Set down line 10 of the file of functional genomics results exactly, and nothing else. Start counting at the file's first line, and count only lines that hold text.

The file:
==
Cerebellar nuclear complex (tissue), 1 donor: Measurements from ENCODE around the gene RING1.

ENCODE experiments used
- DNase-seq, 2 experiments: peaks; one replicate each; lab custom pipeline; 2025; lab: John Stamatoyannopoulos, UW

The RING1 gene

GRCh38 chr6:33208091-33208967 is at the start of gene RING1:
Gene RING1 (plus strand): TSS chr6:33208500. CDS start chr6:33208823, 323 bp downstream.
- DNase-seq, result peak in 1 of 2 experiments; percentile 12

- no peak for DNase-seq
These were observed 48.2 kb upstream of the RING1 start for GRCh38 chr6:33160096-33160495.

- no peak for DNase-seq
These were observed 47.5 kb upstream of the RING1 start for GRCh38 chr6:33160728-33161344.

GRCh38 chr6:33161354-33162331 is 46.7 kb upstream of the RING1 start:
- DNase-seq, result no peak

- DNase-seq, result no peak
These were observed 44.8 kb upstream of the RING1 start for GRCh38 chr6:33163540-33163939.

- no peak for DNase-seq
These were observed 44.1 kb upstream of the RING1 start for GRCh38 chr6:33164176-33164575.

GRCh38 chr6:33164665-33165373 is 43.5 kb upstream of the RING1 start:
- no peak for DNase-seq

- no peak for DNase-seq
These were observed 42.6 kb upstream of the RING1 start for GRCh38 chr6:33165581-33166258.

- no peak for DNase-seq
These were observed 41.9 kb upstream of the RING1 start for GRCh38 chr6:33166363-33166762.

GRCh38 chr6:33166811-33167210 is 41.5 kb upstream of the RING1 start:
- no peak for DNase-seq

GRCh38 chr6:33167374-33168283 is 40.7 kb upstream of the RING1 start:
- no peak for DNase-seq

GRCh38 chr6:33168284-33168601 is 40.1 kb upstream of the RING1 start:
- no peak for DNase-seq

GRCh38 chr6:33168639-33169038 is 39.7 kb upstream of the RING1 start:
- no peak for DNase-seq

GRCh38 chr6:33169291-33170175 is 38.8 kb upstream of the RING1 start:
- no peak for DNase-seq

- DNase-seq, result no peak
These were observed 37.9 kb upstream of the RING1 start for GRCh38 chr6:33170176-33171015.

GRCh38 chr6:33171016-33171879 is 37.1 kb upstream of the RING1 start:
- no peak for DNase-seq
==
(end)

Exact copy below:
- no peak for DNase-seq